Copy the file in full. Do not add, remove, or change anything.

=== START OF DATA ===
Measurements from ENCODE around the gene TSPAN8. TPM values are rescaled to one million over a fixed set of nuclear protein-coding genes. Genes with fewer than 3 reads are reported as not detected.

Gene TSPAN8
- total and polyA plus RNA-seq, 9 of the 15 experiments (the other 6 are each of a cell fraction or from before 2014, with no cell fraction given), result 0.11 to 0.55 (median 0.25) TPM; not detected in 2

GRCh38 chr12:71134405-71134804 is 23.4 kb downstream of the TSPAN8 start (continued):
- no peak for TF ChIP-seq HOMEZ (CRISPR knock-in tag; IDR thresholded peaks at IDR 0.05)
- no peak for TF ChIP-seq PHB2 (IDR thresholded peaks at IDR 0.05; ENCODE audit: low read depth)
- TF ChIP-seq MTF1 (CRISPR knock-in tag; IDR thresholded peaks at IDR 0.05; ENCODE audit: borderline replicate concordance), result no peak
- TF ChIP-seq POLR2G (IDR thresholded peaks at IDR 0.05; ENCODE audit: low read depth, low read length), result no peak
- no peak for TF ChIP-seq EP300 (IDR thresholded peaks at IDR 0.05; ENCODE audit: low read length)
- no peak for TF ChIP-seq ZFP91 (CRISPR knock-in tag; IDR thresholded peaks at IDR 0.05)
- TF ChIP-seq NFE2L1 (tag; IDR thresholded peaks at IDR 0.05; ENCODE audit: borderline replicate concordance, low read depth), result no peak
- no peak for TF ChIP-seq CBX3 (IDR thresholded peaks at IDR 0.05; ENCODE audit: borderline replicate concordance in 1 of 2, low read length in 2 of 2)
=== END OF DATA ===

Measurements from ENCODE around the gene TSPAN8. TPM values are rescaled to one million over a fixed set of nuclear protein-coding genes. Genes with fewer than 3 reads are reported as not detected.

Gene TSPAN8
- total and polyA plus RNA-seq, 9 of the 15 experiments (the other 6 are each of a cell fraction or from before 2014, with no cell fraction given), result 0.11 to 0.55 (median 0.25) TPM; not detected in 2

GRCh38 chr12:71134405-71134804 is 23.4 kb downstream of the TSPAN8 start (continued):
- no peak for TF ChIP-seq HOMEZ (CRISPR knock-in tag; IDR thresholded peaks at IDR 0.05)
- no peak for TF ChIP-seq PHB2 (IDR thresholded peaks at IDR 0.05; ENCODE audit: low read depth)
- TF ChIP-seq MTF1 (CRISPR knock-in tag; IDR thresholded peaks at IDR 0.05; ENCODE audit: borderline replicate concordance), result no peak
- TF ChIP-seq POLR2G (IDR thresholded peaks at IDR 0.05; ENCODE audit: low read depth, low read length), result no peak
- no peak for TF ChIP-seq EP300 (IDR thresholded peaks at IDR 0.05; ENCODE audit: low read length)
- no peak for TF ChIP-seq ZFP91 (CRISPR knock-in tag; IDR thresholded peaks at IDR 0.05)
- TF ChIP-seq NFE2L1 (tag; IDR thresholded peaks at IDR 0.05; ENCODE audit: borderline replicate concordance, low read depth), result no peak
- no peak for TF ChIP-seq CBX3 (IDR thresholded peaks at IDR 0.05; ENCODE audit: borderline replicate concordance in 1 of 2, low read length in 2 of 2)